Stent Surgery Reduces Risk and Recovery Time for Some Glaucoma Patients
A newly approved stent designed to treat glaucoma is a new option for some patients at U-M’s Kellogg Eye Center, one of the first centers in the country to offer it.
Glaucoma affects millions of Americans. Common treatments, although highly effective, remain invasive and prone to complications.
New technology could help preserve a patient’s vision while reducing those risks.
In a first for glaucoma treatment, the University of Michigan Kellogg Eye Center is using a tiny tube, permanently implanted in the eye, to preserve vision.
Known as the XEN Gel Stent, the device creates an opening between the inside of the eye and the eye’s outer layer to allow fluid to drain, potentially decreasing pressure in the eye to a normal level.
Made of a soft but permanent gelatin material, the stent is 6 millimeters long and about the width of a human hair. Doctors inject the stent through a small, self-sealing corneal incision using a preloaded injector.
Kellogg is among the first eye centers in the country to offer the treatment from Allergan after clinical trials showed it was safe for patients.
“Overall, this is a potentially safer alternative to traditional glaucoma filtration surgery,” says Kellogg glaucoma specialist Manjool Shah, M.D. “But with any implant, there is a theoretical risk of implant exposure.”
Tiny yet powerful
Approved in November 2016 by the U.S. Food and Drug Administration, the XEN Gel Stent represents a new way to treat glaucoma.
And the stent differs from current approaches: Most glaucoma patients begin with medical therapy, including eyedrops, followed by laser trabeculoplasty — which uses a very focused beam of light to treat the drainage angle of the eye. After that, they’ll receive either a trabulectomy (creating an opening for fluid to drain out) or a glaucoma drainage device.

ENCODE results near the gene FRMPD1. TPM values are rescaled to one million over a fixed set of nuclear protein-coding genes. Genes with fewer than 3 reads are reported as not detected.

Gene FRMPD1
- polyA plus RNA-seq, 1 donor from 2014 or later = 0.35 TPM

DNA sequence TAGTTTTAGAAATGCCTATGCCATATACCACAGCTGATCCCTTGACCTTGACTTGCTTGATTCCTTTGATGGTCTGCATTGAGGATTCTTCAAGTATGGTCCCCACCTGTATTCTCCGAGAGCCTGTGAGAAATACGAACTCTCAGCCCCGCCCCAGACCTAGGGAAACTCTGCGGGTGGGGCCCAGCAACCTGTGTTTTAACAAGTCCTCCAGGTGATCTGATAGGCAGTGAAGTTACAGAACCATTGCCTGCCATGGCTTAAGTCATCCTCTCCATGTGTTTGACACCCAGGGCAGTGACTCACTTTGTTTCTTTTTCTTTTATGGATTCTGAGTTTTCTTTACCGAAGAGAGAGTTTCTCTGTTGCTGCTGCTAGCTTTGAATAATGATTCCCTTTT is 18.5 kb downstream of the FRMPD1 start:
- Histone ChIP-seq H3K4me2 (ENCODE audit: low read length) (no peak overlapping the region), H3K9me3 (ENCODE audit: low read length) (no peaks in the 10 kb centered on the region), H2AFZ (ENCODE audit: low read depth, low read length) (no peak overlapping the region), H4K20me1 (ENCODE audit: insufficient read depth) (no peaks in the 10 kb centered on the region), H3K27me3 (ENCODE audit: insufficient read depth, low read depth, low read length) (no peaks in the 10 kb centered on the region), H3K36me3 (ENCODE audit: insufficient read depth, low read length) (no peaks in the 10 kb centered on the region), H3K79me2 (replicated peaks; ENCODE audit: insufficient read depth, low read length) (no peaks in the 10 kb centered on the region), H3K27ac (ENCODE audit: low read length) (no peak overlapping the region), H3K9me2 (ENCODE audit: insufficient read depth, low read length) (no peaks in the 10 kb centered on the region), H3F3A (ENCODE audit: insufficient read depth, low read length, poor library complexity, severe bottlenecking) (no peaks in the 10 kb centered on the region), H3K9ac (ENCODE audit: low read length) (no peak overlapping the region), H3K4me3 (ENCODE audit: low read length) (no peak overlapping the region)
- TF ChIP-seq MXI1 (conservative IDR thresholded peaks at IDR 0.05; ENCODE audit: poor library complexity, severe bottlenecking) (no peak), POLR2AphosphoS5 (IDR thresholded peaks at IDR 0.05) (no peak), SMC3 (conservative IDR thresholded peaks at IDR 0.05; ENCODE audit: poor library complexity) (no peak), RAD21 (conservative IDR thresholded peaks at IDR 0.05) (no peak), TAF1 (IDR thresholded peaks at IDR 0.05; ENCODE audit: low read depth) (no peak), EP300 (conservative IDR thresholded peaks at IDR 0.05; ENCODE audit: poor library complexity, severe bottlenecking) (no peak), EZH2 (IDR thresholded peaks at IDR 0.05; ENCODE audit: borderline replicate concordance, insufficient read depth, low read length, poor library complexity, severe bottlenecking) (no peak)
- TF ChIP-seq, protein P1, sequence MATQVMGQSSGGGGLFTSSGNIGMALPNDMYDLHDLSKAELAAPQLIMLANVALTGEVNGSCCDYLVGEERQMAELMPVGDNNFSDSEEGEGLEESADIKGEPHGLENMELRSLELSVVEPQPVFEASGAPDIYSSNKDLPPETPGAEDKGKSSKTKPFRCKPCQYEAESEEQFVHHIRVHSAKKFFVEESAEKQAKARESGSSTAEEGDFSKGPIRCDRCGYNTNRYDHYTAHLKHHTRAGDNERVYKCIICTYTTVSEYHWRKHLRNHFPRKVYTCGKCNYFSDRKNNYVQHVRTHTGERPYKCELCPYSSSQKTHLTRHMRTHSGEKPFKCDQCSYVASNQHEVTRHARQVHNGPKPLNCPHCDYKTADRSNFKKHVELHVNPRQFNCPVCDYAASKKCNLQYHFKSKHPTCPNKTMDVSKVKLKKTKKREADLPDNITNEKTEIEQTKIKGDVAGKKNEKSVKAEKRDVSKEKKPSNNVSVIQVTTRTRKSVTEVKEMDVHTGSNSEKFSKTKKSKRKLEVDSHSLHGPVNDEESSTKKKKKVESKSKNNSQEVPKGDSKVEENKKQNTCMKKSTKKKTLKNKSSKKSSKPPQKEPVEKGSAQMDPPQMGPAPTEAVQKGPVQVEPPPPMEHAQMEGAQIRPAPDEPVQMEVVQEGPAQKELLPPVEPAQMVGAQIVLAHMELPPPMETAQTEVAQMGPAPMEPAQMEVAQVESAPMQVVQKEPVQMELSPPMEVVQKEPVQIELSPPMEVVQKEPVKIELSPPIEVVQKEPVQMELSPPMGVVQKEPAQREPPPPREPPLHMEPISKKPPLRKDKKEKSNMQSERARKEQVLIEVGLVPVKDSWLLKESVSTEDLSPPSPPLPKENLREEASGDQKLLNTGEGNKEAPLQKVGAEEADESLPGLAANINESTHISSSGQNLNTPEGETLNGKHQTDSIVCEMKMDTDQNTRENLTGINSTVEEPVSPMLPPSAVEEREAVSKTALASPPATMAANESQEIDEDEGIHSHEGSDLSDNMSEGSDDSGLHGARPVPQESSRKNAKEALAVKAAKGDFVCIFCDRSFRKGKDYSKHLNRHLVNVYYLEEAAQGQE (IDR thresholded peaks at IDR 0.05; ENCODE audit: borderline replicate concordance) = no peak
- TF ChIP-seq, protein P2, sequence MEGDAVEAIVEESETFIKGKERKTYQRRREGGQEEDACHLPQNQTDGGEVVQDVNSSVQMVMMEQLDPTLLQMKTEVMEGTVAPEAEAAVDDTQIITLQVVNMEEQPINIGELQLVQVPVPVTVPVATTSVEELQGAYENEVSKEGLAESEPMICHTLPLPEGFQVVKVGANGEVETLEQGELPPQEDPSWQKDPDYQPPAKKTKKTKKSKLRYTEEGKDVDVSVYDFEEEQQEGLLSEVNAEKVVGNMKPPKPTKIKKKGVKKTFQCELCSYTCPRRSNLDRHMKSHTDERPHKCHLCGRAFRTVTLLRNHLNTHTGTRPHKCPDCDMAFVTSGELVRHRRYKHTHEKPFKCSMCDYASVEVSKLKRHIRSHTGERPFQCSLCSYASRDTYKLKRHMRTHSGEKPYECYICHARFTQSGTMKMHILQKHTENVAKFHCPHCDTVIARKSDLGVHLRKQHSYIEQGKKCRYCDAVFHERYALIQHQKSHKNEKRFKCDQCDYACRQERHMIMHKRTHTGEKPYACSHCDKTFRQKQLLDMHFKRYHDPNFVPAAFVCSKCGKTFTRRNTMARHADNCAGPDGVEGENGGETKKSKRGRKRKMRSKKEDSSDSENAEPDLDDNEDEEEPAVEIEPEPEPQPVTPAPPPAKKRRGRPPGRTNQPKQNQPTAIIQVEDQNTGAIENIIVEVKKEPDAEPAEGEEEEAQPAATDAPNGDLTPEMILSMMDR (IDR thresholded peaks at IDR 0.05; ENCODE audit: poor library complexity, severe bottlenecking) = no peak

It is part of a growing field known as minimally invasive glaucoma surgery (MIGS) to help adults with mild to moderate glaucoma.
About one dozen Xen implant procedures have been performed at Kellogg — and the facility expects to do more — but the option isn’t suitable for everyone.
“Choosing the right candidates is a clinical decision based on a number of factors, including the type and severity of glaucoma as well as previous surgical history,” says Shah, a clinical instructor in the Department of Ophthalmology and Visual Sciences at U-M.
Still, he adds, “MIGS procedures are generally faster than trabulectomy and tube shunt surgeries, and shortened surgical and recovery times can be very important to patients.”
Recipients might agree.
Sandra Hodel, 83, had received a Xen implant at Kellogg in February after previous surgery to bring down ocular pressure. Left untreated, such pressure can damage one’s optic nerve and cause a slow but steady loss of vision.
No longer: “The difference was like night and day,” Hodel says of the short recovery period after the procedure.